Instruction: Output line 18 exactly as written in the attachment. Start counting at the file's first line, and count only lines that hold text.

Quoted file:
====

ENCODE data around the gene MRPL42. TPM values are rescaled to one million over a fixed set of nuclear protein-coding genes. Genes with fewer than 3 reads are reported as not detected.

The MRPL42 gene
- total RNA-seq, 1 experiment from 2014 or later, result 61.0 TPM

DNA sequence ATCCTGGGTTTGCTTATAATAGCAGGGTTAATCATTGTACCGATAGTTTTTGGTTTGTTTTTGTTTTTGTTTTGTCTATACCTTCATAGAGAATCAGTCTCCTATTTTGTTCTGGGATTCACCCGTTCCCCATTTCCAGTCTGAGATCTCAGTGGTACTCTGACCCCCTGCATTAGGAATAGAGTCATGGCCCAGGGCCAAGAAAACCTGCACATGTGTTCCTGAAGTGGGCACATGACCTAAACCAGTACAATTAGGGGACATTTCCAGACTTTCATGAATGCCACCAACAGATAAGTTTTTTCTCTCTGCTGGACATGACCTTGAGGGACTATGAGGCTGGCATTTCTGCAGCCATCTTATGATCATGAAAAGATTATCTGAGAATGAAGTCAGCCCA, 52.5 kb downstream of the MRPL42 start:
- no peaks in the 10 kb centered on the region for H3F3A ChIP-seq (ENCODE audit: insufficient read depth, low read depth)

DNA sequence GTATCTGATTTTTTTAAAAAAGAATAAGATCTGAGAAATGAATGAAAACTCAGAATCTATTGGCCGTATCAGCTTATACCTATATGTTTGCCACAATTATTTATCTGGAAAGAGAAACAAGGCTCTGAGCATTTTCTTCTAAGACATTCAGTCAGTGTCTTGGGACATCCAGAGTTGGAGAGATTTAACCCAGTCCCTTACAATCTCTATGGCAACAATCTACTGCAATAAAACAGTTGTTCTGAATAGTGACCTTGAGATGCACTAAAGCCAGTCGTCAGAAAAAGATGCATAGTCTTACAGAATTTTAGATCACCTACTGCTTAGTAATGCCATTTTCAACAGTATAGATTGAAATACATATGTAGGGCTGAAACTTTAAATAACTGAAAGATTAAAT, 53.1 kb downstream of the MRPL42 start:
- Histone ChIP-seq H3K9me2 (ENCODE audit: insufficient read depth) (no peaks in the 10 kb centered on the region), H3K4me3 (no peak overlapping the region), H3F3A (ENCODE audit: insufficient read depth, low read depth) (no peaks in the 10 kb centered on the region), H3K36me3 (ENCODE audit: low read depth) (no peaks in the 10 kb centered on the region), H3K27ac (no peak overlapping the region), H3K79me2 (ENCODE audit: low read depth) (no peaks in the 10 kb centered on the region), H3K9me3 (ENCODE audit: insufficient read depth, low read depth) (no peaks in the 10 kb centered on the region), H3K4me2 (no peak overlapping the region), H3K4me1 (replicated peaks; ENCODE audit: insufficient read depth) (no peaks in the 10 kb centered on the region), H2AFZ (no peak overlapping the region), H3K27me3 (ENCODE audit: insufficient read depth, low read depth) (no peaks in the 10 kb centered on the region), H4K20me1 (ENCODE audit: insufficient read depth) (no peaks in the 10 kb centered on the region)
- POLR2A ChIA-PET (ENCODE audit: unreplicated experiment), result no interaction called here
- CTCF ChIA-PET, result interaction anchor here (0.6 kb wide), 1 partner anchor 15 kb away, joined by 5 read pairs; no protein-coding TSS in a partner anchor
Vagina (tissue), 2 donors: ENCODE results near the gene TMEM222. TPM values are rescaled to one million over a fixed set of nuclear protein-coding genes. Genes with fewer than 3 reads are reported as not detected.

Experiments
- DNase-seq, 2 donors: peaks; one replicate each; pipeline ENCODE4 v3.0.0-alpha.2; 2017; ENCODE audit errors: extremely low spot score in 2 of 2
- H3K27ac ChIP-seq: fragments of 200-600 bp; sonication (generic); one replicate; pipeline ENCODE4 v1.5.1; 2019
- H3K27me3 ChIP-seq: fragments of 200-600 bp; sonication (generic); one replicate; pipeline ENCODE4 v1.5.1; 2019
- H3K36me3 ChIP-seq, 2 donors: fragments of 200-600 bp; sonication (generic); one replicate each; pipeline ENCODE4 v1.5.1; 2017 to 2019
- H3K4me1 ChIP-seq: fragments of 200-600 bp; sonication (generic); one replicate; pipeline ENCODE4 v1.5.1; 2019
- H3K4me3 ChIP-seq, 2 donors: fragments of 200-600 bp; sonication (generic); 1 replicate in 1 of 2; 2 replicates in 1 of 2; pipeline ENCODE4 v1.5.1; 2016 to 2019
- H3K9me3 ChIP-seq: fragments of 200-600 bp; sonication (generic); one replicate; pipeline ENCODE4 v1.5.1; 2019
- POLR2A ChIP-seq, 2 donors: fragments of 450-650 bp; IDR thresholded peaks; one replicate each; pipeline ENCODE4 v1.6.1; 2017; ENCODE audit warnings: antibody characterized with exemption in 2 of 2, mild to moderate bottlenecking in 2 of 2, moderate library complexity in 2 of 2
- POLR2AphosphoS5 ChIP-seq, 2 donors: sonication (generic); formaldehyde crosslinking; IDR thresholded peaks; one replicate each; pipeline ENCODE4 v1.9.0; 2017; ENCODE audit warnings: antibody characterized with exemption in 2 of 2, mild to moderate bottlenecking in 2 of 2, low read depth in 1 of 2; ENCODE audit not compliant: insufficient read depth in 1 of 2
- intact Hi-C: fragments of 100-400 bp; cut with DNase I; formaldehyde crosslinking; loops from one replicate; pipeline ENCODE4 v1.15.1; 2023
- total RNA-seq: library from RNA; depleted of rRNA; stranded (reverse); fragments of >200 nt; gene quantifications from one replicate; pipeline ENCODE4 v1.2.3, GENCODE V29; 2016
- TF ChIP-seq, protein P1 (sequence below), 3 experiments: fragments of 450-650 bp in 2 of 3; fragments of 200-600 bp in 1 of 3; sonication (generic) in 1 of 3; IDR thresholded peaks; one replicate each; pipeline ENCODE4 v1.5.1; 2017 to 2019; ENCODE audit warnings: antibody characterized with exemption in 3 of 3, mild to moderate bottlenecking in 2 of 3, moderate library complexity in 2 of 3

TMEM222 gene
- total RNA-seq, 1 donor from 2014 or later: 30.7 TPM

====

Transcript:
- H3K9me3 ChIP-seq: fragments of 200-600 bp; sonication (generic); one replicate; pipeline ENCODE4 v1.5.1; 2019